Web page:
'Normal' or 'acceptable' blood pressure varies with age, state of health and clinical situation. At birth, a typical blood pressure is 80/50 mmHg. It rises steadily throughout childhood, so that in a young adult it might be 120/80 mmHg. As we get older, blood pressure continues to rise and a rule of thumb is that normal systolic pressure is age in years + 100. Blood pressure is lower in late pregnancy and during sleep.
From this, you can see that a systolic pressure of 160mmHg for an elderly man or 90 mmHg for a pregnant woman may be quite normal. To judge whether any particular reading is too high or too low, we must compare the reading with the 'normal' for that patient.
Invasive arterial blood pressure measurement IV Cannulas
This technique involves direct measurement of arterial pressure by placing a cannula needle in an artery (usually radial, femoral, dorsalis pedis or brachial). The cannula must be connected to a sterile, fluid-filled system, which is connected to an electronic patient monitor. The advantage of this system is that pressure is constantly monitored beat-by-beat, and a waveform (a graph of pressure against time) can be displayed.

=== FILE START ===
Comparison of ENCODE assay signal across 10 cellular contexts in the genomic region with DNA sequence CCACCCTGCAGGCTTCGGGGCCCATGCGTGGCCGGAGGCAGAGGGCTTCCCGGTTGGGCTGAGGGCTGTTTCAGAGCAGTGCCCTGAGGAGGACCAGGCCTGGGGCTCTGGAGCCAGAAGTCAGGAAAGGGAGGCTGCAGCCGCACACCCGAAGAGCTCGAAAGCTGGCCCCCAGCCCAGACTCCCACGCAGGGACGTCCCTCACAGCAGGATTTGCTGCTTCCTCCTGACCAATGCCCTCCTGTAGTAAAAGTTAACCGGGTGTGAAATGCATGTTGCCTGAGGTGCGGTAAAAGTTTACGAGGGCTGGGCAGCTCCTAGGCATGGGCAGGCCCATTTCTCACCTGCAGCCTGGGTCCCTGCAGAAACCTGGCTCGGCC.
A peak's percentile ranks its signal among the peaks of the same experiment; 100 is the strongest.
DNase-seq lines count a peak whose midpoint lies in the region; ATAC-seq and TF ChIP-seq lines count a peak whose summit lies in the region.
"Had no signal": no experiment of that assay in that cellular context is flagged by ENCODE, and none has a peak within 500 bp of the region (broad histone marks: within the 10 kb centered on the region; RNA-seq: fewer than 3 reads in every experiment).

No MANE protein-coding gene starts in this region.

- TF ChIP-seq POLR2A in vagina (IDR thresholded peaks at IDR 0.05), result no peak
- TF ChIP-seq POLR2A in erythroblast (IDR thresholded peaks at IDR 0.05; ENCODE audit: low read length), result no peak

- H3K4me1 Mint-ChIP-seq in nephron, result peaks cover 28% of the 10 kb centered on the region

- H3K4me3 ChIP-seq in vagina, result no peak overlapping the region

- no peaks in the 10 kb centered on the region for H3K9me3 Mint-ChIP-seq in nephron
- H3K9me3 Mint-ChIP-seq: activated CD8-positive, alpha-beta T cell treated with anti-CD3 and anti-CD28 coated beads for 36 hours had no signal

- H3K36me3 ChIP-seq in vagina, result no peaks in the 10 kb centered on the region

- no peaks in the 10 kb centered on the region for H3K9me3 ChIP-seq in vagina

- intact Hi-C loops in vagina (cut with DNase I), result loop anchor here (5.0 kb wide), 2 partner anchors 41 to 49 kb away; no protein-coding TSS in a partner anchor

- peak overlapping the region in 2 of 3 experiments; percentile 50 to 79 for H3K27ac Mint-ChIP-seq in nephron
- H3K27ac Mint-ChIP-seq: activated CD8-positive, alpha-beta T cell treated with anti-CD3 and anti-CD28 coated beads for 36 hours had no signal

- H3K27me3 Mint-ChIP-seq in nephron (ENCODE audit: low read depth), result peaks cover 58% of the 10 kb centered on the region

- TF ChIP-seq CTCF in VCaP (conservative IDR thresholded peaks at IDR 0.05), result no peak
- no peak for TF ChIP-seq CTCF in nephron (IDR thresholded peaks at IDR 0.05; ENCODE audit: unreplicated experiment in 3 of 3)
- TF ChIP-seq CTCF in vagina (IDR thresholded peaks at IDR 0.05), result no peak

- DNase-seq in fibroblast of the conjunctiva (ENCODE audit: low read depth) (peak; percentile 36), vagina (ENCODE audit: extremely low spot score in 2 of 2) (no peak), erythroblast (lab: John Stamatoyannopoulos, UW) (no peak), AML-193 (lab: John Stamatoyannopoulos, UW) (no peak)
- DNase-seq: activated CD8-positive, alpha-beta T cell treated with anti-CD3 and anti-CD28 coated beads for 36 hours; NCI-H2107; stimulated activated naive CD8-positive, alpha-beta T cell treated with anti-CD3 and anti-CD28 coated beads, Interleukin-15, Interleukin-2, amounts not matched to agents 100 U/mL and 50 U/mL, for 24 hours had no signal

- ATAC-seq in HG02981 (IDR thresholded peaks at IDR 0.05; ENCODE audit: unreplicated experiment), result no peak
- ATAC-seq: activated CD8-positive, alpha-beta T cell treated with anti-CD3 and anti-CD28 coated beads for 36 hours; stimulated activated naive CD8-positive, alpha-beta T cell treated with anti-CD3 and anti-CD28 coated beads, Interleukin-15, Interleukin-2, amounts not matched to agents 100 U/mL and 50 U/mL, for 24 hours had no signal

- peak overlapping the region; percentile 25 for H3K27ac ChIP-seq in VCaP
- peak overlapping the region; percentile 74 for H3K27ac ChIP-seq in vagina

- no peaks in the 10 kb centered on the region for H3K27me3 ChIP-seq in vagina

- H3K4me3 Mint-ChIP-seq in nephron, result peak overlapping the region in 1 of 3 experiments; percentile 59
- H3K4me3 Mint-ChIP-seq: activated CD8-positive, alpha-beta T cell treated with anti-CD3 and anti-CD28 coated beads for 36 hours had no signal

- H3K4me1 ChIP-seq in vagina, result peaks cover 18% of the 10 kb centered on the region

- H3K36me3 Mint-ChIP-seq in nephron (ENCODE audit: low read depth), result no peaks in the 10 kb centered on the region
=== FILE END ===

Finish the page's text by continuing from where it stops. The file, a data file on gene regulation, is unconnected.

Patients with invasive arterial monitoring require very close supervision, as there is a danger of severe bleeding if the line becomes disconnected. It is generally reserved for critically ill patients where rapid variations in blood pressure are anticipated.
There are a variety of monitors with invasive blood pressure monitoring for Trauma, critical care and operating room applications. These include single pressure, dual pressure, and multi-parameter (i.e. Pressure / temperature)
Invasive Blood Pressure monitors are pressure monitoring systems designed to acquire pressure information for display and processing. This can be used to monitor arterial, central venous, pulmonary arterial, left atrial, right atrial, femoral arterial, umbilical venous, umbilical arterial, and intracranial pressures.
Blood pressure parameters are derived in the monitor's microcomputer system.
Usually, systolic, diastolic and mean pressures are displayed simultaneously for pulsatile waveforms (i.e. arterial and pulmonary arterial).
Some monitors also calculate and display CPP (cerebral perfusion pressure). Normally, a zero key on the front of the monitor makes pressure zeroing extremely fast and easy. Alarm limits may be set to assist the medical professional responsible for observing the patient.
High and low alarms may be set on displayed temperature parameters.